Groups such as Genome Canada, Agriculture Canada and provincial commissions will contribute to a $77 million package
Agricultural researchers across Canada will receive almost $77 million over the next four years under Genome Canada’s large-scale applied research project competition.
The funding package, announced July 23 in Saskatoon by Kirsty Duncan, the federal minister for science and sport, will support eight projects that demonstrate how genomics research can be used to advance productivity and sustainability in the Canadian agriculture and aquaculture sectors.
The funding package includes a direct investment of more than $29 million by Genome Canada and an additional $47.5 from co-funding organizations such as Agriculture Canada, the Western Grains Research Foundation (WGRF), the Alberta Wheat Commission, the Saskatchewan Wheat Development Commission and the Manitoba Wheat and Barley Growers Association.
In Western Canada, five genomic research projects, including three that are led by scientists at the University of Saskatchewan, will receive funding through the Genome Canada program:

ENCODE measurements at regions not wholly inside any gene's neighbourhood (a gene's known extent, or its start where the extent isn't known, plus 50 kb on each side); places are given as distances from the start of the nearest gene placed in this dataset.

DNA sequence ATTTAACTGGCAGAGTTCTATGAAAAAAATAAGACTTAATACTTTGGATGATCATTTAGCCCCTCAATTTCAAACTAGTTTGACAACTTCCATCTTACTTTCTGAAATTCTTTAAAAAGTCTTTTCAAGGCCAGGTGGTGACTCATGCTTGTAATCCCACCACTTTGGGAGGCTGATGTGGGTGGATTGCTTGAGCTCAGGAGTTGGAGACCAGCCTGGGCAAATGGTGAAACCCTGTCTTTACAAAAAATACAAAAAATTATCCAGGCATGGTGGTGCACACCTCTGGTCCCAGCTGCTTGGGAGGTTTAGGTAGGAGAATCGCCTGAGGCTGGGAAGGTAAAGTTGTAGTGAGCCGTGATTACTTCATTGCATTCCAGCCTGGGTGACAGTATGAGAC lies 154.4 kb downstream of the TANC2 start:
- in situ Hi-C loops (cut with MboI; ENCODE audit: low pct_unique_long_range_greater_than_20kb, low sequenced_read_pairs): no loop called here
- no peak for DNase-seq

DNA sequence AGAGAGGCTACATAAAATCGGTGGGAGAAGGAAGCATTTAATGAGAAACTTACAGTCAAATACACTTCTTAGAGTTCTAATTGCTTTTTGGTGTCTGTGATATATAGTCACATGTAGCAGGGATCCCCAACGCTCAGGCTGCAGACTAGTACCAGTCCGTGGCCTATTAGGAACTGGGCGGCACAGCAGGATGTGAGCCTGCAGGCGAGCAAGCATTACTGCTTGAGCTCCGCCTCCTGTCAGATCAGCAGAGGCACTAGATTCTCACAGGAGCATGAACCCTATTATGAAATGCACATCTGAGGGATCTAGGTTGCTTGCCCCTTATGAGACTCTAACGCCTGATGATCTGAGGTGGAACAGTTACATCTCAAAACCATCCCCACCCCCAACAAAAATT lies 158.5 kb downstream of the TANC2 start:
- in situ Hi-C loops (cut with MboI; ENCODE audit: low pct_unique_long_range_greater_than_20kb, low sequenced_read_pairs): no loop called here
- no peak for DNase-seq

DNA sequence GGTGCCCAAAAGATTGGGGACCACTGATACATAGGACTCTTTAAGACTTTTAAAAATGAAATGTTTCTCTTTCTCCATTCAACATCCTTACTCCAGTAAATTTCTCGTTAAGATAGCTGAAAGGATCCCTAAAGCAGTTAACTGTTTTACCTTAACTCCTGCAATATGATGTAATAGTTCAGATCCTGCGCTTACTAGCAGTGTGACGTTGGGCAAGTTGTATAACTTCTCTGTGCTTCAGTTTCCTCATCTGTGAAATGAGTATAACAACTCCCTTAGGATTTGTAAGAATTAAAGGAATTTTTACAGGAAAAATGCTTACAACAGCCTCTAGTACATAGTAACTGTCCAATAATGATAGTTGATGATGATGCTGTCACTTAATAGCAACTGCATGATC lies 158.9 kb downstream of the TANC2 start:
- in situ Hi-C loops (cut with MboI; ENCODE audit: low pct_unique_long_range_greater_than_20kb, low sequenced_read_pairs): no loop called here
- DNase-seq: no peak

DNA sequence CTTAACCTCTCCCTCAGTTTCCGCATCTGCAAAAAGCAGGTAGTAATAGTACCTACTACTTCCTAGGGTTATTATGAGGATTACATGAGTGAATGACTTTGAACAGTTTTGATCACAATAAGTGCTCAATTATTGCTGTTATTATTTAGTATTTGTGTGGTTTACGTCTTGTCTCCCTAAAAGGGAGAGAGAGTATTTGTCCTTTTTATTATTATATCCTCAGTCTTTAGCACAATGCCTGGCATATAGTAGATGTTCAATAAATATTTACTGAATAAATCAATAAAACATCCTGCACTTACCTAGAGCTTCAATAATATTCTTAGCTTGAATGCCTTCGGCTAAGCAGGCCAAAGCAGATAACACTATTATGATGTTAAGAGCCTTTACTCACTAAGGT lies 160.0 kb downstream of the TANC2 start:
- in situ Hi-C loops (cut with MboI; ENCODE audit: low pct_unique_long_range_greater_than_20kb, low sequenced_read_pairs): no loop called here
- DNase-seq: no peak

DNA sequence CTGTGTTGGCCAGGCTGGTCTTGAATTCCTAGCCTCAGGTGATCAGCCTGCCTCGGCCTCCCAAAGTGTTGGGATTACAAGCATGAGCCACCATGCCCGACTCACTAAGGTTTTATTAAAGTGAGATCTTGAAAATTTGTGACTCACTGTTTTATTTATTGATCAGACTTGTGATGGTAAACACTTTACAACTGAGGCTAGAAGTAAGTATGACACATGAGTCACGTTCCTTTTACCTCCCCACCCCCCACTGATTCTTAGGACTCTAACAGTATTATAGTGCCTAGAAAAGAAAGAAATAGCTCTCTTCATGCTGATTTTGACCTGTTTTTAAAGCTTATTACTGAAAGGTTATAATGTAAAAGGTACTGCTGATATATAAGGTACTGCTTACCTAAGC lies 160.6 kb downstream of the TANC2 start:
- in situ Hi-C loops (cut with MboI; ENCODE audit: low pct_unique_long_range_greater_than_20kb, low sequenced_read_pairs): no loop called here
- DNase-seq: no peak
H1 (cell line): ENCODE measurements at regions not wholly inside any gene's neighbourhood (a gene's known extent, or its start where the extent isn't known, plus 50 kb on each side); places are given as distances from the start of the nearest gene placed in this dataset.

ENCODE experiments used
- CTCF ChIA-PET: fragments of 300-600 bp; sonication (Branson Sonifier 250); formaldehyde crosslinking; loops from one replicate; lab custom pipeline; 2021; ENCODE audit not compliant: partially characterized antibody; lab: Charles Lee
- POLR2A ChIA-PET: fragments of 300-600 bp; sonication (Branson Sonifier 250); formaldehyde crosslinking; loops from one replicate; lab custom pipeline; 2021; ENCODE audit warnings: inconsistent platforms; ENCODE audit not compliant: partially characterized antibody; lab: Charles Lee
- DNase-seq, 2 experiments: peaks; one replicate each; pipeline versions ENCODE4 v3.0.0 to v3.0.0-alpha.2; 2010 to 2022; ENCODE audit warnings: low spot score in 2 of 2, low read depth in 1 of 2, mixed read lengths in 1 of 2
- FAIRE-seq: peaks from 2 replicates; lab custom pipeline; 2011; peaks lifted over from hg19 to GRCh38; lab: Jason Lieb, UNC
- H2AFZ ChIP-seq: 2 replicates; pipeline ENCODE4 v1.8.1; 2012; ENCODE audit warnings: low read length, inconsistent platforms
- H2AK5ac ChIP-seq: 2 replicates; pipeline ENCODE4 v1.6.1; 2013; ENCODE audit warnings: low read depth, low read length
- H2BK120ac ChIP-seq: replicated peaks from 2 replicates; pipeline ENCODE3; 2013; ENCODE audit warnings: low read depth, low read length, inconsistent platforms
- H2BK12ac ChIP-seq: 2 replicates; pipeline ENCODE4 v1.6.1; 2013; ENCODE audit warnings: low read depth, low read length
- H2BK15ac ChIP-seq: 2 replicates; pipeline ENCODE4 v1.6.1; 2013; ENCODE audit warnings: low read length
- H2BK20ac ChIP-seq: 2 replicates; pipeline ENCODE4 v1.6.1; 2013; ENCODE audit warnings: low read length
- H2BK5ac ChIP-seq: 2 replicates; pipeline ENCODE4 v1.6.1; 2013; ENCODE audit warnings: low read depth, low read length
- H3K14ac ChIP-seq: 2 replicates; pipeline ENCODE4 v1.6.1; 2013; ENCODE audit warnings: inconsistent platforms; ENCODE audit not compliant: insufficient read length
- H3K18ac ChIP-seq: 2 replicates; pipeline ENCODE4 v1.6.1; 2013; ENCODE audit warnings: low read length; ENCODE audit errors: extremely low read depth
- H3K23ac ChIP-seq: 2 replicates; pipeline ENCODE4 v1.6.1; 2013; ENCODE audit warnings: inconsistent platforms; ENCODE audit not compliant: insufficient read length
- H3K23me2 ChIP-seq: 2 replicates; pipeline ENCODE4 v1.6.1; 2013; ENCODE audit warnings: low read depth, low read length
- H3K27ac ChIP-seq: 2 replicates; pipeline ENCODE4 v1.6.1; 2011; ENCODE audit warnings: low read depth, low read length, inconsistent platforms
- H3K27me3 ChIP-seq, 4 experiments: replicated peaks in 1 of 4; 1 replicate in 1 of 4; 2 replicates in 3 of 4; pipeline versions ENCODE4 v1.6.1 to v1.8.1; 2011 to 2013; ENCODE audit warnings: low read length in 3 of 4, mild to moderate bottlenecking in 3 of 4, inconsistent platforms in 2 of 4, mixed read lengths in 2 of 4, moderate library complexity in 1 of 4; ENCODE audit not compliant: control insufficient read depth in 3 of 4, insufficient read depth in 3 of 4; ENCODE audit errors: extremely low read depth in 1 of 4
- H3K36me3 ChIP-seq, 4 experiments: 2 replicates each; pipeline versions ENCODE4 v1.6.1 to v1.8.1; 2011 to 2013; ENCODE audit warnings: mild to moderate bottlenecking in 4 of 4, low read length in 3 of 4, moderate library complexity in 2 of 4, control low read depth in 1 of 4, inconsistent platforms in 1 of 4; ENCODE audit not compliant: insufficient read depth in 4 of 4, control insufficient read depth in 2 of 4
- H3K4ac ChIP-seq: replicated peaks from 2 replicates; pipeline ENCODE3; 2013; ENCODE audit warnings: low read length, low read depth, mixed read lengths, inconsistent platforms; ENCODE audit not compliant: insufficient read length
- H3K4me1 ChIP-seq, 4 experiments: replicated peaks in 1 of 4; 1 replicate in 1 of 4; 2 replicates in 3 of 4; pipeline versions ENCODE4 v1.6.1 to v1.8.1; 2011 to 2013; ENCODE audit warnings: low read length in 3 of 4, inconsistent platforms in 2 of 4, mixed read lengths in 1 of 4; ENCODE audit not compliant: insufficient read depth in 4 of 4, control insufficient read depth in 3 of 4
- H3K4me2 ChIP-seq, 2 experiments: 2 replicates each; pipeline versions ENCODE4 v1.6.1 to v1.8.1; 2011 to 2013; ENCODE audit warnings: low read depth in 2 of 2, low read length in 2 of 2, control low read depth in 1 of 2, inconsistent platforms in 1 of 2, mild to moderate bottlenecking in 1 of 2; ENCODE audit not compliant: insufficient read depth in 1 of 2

- In British Columbia, project leader Inanc Birol at the University of British Columbia will head a $6.9 million project that aims to develop alternatives to veterinary antibiotics, which can lead to the development of antibiotic-resistant bacteria.
- In Alberta, researcher Paul Stothard at the University of Alberta will co-lead a $12.1 million project that aims to develop new datasets and genomic tools that could result in more resilient dairy cows that are more capable of adapting rapidly to changing environmental conditions without compromising productivity or fertility.
- In Saskatchewan, pulse breeders Kirstin Bett and Albert Vandenberg at the U of S will lead a $7.4 million project entitled Enhancing the Value of Lentil Variation for Ecosystem Survival (EVOLVES). The primary goals of the project are to use genetic variability to accelerate the deployment of quality traits in lentils and to improve lentil breeding efforts so that Canada can rapidly capture emerging opportunities in the global pulse market.